Reduce the weight on your back for your next backcountry trek
On his first backcountry hike, Andrew Johnson (Machinist ’04) intended to be prepared for everything. He and a friend were headed out for a 2-night excursion last summer in the pleasantly scenic Skoki Valley near Banff. She was a veteran trekker, a geologist used to hauling equipment and the necessities of life into remote locations.
Johnson, frankly, was afraid.
“I was worried about freezing at night,” says the Machinist program technician. “I was worried about not getting enough calories.”
What should have worried him more was the weight of his pack. Johnson had filled it with bulky clothes, cans of tuna and bottles of water, creating a 60-pound burden on his six-foot-five, 180-lb frame. He finished his first day exhausted. They admitted defeat and thought it best to hike home the next.
But Johnson left the woods that day with a new outlook and has since transformed himself into a serious hiker, never to be brought down by his backpack again. “My philosophy: come down to the gram on everything,” says Johnson, now a frequent backcountry camper. “The quality of your trip and the lightness of that bag are proportional.”
Here’s how he leaves as much as possible behind when he gets away from it all.
In Johnson’s view, reducing weight is a responsibility best shared. That’s why a “packing party” precedes a hike. The night before departure, he and his travel companions meet, dump their bags and redistribute anything meant to be shared.
A tent, for example, can be split into pegs, poles, and the shell and shared. Same goes for a stove and other communal items.
If it can’t be divvied up, it has to be light. A down sleeping bag generally weighs less than synthetic. A Leatherman multi-tool might be cool, but not useful enough to justify its heft. Even a knife is questionable. “People think you need a knife when you go hiking, but for what?” asks Johnson.
After scrutinizing other contents, he considers the pack itself. Though Johnson didn’t compromise on the comfort of his 70-litre bag compared to lighter models, he did remove unnecessary attachments and compartments.
Food and water
“I consume a lot of calories,” says Johnson. “If I don’t get them I start to get kind of woozy.”
Most people would on a hike, which can burn 430 to 550 or more per hour, depending on body weight.
Johnson reduces homemade meals to near weightlessness in a simple food dehydrator. Add hot water to food in freezer bags (no plates or bowls required) and dinner is served in roughly 3 minutes.
Dinner is served in roughly 3 minutes.
Though rice is his go-to carb, he’ll add variety with recipes from A Fork in the Trail, a cookbook devoted to practical, flavourful backcountry feasts. “We make our own food and we feel good and have the energy we need.”
He grabs water – which adds a kilo per litre – on the go from local sources, cleaning it with a gravity filtration system and adding electrolyte tablets if he’s feeling low.
First aid and toiletries
Johnson’s first aid kit comprises a scant collection of Band-Aids, Tylenol and digestive meds.
He packs travel size toothpaste, sunscreen, bug spray and the like, or takes small amounts in reusable containers. In either case, they get shared at the packing party.
Johnson dresses for success in the backcountry, which means few wardrobe changes, and accessories that include little more than a sun hat, well-ventilated rain coat, polarized sunglasses, comfortable hiking boots and inexpensive flip flops for river crossings.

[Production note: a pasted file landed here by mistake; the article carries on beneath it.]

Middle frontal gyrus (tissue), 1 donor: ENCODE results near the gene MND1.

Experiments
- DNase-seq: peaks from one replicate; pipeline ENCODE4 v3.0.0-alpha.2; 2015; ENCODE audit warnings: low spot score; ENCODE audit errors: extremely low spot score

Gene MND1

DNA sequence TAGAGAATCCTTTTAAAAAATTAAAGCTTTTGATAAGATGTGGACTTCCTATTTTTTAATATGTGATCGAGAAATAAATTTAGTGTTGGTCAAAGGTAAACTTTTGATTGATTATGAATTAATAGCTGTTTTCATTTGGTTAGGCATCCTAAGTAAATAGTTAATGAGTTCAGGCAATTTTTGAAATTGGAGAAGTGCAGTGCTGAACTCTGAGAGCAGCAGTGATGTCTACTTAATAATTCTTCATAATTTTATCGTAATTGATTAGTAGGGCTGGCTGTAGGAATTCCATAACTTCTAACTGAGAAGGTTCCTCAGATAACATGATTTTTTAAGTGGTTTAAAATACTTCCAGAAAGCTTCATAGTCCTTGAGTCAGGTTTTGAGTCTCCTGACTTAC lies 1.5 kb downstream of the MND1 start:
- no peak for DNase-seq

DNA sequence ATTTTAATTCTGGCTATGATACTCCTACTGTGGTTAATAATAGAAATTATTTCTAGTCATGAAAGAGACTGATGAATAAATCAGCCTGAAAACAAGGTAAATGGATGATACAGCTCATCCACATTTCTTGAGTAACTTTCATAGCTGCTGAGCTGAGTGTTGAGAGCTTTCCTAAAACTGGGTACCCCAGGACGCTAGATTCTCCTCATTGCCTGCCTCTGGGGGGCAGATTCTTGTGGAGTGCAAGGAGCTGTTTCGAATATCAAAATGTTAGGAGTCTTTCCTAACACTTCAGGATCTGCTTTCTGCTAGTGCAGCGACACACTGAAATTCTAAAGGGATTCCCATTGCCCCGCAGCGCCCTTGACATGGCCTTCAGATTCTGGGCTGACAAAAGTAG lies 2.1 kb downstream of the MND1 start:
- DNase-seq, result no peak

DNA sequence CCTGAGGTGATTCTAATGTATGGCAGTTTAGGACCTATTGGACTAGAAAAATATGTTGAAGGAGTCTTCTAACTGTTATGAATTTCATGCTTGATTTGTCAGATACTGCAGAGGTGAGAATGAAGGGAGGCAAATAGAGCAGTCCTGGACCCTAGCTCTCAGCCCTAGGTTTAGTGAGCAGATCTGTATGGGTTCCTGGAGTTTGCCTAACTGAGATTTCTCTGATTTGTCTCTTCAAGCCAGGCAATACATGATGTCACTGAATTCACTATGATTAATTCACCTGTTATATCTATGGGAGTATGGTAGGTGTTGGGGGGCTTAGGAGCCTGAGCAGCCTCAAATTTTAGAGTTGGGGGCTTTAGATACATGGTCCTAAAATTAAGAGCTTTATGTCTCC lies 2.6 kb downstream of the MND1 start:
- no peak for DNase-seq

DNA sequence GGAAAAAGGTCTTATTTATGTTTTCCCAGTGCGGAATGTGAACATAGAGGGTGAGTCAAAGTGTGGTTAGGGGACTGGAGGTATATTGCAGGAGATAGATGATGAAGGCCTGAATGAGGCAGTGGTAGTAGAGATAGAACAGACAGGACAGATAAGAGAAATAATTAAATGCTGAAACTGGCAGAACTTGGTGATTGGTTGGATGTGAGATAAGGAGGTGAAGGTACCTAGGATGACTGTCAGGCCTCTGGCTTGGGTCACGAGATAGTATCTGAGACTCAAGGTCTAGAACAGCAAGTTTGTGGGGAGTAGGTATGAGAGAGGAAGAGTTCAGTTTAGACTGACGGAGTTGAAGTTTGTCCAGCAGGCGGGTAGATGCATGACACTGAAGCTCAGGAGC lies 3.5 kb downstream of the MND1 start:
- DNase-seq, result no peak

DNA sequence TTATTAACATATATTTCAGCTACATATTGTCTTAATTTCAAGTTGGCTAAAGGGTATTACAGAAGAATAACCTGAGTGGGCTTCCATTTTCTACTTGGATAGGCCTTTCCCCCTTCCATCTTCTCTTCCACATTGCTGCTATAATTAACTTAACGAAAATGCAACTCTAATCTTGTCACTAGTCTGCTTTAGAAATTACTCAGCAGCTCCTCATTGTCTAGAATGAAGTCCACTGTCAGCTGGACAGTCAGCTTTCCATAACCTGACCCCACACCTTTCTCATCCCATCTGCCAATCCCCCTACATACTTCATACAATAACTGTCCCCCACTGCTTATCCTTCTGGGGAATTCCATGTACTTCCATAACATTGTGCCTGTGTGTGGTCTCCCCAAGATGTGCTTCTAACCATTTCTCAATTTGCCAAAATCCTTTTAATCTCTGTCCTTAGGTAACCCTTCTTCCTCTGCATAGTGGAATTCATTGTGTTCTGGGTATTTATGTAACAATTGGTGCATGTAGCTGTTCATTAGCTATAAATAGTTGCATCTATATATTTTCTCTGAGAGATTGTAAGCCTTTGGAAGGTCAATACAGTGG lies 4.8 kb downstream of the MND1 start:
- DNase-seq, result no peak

“We don’t take pants.”
On summer hikes, “we don’t take pants,” he says. “You need long underwear for the night, shorts for the day and rain pants. With those 3 things you’ve already got plenty of gear for your legs.” His upper half requires just 2 long-sleeve shirts: one for hiking, one for sleeping. He layers with a vest.
All of it (apart from the vest, which is down) is merino wool – which is warm, breathable, quick drying, and comfortable. The dedicated ultra-light hiker can even find underwear made of the stuff, which Johnson has.
“I don’t know if that’s necessary,” he says, “but why not?”
Andrew Johnson’s favourite backcountry hikes
Car camping isn’t Johnson’s idea of a getaway. “There are all these cars, all these people,” he says. “What I really like is peace and quiet and getting off the grid.” Here are 3 of his favourite places to unplug.
Banff National Park, Alberta
Plan your visit to beautiful Paradise Valley carefully, as you can encounter early summer snow or the trail may be closed in July and August due to bears. Those who make it will be rewarded with views of the Grand Sentinel, a massive, natural obelisk, and a waterfall known as the Giant Steps – “the highlight of my hiking life,” says Johnson.
Berg Lake Trail
Mt. Robson Provincial Park, British Columbia
“This is one of the most hiked trails in our neck of the woods,” says Johnson, owing to a lake speckled with icebergs set against a dramatic Rocky Mountain backdrop. Book campsites ahead, he recommends, and consider daytrips to Tobaggan Falls, Hargreaves Lake and Glacier, and the Snowbird Pass. “All are worth the effort.”
The Skyline Trail
Jasper National Park, Alberta
“The name of this hike speaks for itself,” says Johnson. This is Jasper’s highest trail, offering views of much of the park – “a magnificent panorama that I will never forget.” At the Notch, the halfway and highest point, Johnson recalls ptarmigan hidden among the rock, lichens and snow. Since the walk begins and finishes at different points, you’ll need a vehicle waiting at the end.